It is important for teachers to see the relation between what they are teaching and the goals of education.  That relation constitutes the value of the subject to the education of the students.  We should resist the temptation to inflate the value of a subject to make it seem to be of equal value as others; that some subjects are more valuable than others in the light of the goals of education is a fact that teachers of less valuable subject must accept.  At the same time, this knowledge should not bring those teachers to teach their subjects half-heartedly: sometimes a student may actually derive more value (i.e., draw closer to the goals of education) from a less valuable subject (like Physical Education) than from a more valuable one (like Religion).  The student can learn how to think in Music in a way he cannot in other subjects.  He can use the particular skills and knowledge of Work Technology to grow in his knowledge and love of God, man, the world, his country and his people.  How he can put these skills and knowledge to that use, however, is something he would have to figure out for himself.  Every subject is potentially a good means for achieving any and all of the goals of education.  No one knows which subject will “speak” to a student.  In the long run the teacher, not the subject, will make the difference; hence, the importance of teaching all subjects well and training all teachers well.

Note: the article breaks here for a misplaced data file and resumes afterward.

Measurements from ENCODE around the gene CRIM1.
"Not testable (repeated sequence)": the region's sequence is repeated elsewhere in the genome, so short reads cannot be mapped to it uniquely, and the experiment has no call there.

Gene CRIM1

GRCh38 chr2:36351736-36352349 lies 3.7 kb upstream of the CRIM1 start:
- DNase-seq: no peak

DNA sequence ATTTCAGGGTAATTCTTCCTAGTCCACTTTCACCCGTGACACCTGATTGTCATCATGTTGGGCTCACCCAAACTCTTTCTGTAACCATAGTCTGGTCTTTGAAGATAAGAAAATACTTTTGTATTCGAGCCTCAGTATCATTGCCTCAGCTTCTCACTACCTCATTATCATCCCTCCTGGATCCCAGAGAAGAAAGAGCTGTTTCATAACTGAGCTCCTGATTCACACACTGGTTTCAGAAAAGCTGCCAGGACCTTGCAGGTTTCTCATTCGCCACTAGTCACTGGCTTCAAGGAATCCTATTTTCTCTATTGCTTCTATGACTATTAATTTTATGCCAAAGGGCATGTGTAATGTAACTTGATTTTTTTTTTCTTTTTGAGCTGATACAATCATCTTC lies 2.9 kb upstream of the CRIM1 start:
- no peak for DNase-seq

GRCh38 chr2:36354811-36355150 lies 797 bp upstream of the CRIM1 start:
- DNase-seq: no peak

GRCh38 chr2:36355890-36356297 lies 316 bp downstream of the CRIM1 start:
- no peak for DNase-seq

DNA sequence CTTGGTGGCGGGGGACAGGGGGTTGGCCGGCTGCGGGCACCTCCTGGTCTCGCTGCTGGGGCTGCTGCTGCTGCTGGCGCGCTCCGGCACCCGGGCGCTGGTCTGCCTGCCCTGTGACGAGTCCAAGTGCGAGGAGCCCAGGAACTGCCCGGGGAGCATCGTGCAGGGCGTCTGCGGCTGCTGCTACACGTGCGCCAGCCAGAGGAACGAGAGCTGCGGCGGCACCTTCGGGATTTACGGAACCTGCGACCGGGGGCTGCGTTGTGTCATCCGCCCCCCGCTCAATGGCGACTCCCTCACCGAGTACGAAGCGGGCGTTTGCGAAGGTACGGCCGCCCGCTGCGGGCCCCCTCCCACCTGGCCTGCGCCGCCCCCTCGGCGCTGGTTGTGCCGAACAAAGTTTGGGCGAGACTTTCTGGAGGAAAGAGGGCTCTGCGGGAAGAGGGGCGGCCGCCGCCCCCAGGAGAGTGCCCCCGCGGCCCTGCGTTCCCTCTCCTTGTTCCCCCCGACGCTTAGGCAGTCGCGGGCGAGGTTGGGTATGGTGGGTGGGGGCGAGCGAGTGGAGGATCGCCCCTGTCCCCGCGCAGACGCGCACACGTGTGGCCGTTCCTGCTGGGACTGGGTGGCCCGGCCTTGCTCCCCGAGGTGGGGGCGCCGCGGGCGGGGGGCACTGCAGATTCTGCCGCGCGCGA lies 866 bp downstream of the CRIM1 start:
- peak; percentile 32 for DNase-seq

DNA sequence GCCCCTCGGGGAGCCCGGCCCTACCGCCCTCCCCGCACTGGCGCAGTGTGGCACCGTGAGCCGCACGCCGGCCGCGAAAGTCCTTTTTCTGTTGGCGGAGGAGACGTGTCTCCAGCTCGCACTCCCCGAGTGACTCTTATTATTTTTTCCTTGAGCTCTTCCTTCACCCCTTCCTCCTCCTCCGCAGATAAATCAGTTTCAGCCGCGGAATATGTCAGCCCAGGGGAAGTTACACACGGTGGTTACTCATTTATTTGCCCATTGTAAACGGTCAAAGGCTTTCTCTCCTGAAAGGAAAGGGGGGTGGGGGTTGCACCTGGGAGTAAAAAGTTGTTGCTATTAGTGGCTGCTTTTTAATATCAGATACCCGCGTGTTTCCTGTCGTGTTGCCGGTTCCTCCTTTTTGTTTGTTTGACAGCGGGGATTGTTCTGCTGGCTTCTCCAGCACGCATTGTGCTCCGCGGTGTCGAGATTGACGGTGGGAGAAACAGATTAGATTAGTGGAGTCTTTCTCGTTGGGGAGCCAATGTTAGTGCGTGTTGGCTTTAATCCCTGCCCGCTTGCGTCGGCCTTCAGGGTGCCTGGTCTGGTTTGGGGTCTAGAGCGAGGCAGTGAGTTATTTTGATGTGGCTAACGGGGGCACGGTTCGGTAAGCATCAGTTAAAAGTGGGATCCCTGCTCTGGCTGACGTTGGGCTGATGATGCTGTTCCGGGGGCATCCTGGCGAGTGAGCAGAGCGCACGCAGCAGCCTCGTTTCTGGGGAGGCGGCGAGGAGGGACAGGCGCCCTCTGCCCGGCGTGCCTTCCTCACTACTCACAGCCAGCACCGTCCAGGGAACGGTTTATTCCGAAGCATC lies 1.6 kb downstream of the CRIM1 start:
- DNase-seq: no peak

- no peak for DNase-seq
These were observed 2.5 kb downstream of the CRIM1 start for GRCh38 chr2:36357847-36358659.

The Tutorial Program


The Tutor and Virtues


            A program of development in virtues has recently been drawn.  Its implementation should be closely monitored.  If it fails, it should be changed, but whatever happens, the circumstances of its formulation should be kept in mind.